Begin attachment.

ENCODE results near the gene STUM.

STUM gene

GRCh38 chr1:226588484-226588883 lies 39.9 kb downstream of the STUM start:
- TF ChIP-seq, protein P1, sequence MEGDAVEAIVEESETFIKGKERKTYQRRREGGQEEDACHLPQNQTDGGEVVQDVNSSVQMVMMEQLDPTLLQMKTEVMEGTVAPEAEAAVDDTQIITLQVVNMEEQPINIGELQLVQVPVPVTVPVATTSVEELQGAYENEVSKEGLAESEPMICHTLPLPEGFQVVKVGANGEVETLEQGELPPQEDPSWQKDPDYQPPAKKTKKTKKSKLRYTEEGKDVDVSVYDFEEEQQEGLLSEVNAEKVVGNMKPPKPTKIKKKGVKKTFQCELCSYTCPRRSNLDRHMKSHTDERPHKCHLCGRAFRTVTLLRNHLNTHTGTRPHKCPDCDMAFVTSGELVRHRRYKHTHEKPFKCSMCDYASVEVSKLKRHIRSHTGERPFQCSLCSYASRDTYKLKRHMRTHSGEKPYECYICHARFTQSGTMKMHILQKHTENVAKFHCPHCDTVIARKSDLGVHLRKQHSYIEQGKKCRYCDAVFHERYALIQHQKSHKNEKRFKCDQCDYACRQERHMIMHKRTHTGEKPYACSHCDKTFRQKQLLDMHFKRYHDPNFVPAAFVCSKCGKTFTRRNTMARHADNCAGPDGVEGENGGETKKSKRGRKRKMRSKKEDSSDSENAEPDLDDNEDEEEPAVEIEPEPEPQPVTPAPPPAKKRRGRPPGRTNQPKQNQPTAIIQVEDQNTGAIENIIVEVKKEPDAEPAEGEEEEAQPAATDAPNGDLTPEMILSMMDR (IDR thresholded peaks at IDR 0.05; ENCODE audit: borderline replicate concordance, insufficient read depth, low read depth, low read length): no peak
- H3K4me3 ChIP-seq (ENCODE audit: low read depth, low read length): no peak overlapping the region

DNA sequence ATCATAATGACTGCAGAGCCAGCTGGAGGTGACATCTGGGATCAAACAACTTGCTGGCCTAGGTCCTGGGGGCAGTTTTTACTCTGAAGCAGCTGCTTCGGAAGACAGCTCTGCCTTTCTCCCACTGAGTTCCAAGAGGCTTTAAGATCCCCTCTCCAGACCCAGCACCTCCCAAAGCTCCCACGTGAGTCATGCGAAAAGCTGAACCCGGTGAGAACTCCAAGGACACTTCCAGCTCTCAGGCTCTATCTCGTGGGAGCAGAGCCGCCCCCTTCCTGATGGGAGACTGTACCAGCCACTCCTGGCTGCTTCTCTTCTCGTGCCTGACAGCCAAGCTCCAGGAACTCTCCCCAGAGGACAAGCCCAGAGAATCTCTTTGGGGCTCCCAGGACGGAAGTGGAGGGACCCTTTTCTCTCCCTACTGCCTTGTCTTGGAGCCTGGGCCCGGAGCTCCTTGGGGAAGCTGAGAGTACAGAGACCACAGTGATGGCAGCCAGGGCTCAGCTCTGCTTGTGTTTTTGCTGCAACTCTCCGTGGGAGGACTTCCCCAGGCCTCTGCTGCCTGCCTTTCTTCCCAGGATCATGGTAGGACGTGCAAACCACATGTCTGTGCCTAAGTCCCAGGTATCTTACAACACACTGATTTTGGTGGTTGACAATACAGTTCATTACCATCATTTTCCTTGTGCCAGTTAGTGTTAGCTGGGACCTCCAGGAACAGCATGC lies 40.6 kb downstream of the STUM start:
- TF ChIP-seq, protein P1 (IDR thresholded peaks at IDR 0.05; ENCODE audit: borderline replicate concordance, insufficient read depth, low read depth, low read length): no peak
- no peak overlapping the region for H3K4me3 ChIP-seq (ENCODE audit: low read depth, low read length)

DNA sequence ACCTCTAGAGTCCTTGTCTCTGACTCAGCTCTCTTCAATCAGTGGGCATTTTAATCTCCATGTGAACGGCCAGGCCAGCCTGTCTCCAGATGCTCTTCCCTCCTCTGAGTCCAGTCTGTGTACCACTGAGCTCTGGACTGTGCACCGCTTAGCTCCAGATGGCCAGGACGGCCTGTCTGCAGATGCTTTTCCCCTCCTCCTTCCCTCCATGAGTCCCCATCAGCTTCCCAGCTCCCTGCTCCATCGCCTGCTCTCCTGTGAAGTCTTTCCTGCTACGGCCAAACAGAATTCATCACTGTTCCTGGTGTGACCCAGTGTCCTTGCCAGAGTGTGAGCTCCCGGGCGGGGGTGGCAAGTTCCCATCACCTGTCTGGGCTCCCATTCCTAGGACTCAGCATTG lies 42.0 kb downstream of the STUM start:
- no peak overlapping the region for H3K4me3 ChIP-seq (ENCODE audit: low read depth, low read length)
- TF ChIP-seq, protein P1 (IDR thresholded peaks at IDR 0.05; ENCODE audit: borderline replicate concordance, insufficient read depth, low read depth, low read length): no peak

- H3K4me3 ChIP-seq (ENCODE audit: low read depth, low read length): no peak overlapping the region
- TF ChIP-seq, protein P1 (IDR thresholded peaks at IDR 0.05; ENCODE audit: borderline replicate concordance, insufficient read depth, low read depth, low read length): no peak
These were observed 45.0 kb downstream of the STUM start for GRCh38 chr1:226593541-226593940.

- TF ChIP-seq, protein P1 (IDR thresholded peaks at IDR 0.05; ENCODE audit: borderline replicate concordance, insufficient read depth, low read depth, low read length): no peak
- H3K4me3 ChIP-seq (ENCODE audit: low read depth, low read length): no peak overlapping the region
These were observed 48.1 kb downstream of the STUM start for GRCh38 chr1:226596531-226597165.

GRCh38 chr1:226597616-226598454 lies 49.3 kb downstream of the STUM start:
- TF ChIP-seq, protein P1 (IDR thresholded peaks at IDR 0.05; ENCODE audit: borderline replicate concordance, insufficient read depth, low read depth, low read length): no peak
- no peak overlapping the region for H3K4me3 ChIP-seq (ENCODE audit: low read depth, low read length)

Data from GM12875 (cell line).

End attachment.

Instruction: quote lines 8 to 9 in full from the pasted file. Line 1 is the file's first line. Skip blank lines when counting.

- no peak overlapping the region for H3K4me3 ChIP-seq (ENCODE audit: low read depth, low read length)

DNA sequence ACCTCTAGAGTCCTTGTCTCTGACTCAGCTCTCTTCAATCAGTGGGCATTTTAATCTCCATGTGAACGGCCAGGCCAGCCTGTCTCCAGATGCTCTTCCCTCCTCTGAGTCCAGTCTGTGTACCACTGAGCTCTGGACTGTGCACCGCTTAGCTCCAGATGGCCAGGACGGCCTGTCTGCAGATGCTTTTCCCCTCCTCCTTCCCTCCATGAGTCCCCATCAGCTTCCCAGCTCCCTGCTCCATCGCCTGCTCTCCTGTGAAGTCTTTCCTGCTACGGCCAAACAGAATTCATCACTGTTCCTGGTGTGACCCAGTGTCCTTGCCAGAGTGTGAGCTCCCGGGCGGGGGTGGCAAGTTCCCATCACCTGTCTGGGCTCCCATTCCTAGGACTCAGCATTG lies 42.0 kb downstream of the STUM start: